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Coronavirus updates: New York aims to double testing capacity as death toll rises

More than 2.5 million people have been infected with the new coronavirus globally, according to Johns Hopkins University. It has killed more than 177,000 people worldwide. About a quarter of those deaths — more than 44,800 — have been recorded in the United States. 

In New York, one of the world's hardest-hit regions, Governor Andrew Cuomo announced Tuesday night that he aims to double the state's testing capacity. He said the state hopes to start testing 40,000 people per day, but acknowledged that it would take "several weeks, at best" to do so. 

Despite the severity of the U.S. epidemic, progress in some of the hardest-hit places combined with the devastating economic impact of shuttered businesses is putting governors under mounting pressure to ease the measures that have helped curb the spread of COVID-19.

Latest major developments:

Senate approves $484 billion coronavirus relief package, boosting small business loans. 
Trump announces 60-day pause in immigration.
Cuomo says New York plans to double testing capacity.
Coronavirus could "be even more difficult" next winter, CDC director warns.
New York City mayor promises "biggest, best" ticker-tape parade for health workers and first responders.
FDA approves first at-home coronavirus test.
Detailed information from the CDC on coronavirus treatment and prevention.

New research shows LA County's rate of infection could be 40 times higher than number of confirmed cases
In Los Angeles County, more than 15,000 people have tested positive for COVID-19, but health officials announced this week that antibody tests show the rate of infection could be 40 times that number. 

Serology tests were used in a study conducted earlier in April by the University of Southern California and the LA County Public Health Department. The tests, which detect antibodies in an individual's blood to determine if that person had the coronavirus, showed roughly 320,000 people, or about 4% of Los Angeles' population, have been infected with COVID-19, CBS Los Angeles reports.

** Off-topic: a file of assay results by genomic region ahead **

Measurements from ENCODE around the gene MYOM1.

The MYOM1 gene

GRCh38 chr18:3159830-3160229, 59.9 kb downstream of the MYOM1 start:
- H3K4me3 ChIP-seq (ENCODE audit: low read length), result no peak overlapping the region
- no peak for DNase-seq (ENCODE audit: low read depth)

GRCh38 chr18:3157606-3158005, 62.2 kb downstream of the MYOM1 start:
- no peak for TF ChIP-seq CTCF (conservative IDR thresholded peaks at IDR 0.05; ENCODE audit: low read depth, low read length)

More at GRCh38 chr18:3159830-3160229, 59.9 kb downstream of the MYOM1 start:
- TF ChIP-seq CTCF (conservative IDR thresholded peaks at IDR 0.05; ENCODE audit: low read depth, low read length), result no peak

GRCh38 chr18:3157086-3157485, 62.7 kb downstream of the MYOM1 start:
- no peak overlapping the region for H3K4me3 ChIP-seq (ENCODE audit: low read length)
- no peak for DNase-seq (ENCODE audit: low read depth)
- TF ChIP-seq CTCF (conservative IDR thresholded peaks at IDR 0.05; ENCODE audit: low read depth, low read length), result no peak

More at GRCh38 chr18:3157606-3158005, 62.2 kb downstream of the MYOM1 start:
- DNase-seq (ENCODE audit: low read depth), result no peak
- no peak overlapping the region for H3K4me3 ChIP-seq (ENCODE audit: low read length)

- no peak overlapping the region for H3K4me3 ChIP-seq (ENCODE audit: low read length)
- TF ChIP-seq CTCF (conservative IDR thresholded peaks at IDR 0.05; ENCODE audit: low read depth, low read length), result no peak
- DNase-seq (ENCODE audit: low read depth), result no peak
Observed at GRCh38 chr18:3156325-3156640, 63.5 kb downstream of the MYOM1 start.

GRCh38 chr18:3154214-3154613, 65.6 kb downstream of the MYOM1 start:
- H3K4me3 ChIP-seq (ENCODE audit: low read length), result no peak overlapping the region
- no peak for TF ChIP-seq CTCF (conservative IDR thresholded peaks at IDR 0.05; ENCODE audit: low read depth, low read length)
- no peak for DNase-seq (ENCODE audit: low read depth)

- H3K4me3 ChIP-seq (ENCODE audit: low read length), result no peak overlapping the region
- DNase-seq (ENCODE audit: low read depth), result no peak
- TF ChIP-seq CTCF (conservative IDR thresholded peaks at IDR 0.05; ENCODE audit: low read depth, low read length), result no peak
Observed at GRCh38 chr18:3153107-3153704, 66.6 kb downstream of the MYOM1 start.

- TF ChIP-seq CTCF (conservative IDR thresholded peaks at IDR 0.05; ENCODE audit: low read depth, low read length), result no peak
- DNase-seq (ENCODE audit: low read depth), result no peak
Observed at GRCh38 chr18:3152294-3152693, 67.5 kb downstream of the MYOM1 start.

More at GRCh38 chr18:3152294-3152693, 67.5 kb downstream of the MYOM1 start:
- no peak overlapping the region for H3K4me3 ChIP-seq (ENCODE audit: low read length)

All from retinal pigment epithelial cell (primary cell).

33 more immigrants in ICE custody test positive
At least 253 immigrants in ICE custody have tested positive for the coronavirus as of Tuesday evening, according to the agency's latest tally.

Monday's 96-case spike was followed by 33 new cases Tuesday across the U.S. There are now 4 detention centers in the U.S. — in New York, California, Texas and Louisiana — with more than 27 cases each.

Coronavirus cases spike at Ohio prisons
The number of coronavirus cases has spiked to nearly 4,000 in the Ohio prison system, a number that state officials are attributing to "aggressive testing." The Marion Correctional Institution has become one of the top hotspots in the country, where 2,011 inmates and 154 staffers have tested positive, officials said.

As of Tuesday, there were 3,762 inmates and 319 staffers who tested positive system-wide. Nine inmates and one staffer have died from the virus, according to the state's Department of Rehabilitation and Correction. That's about 30% of all cases in Ohio. There have been 12,516 positive cases total across the state, along with 509 deaths, according to the Ohio Department of Health.

"A lot of the problems are we don't have a lot of personal protective equipment going into this episode," said Christopher Mabe, president of the Ohio Civil Service Employees Association, which represents nearly 8,000 correctional officers. "It's virtually impossible to social distance in a prison," Mabe told CBS affiliate WBNS.

31st NYPD member dies of coronavirus
The New York City Police Department announced Tuesday that another member has died of the coronavirus, bringing the NYPD's total to 31. The patient was identified as School Safety Agent Sharon Williams, who had been with the force for more than two years.

More than 4,700 uniformed members of the NYPD — 13% — called in sick on Tuesday, down from a high of 19.8%. More than 4,518 members of the NYPD have tested positive so far, but more than 2,600 have returned to work after recovering.

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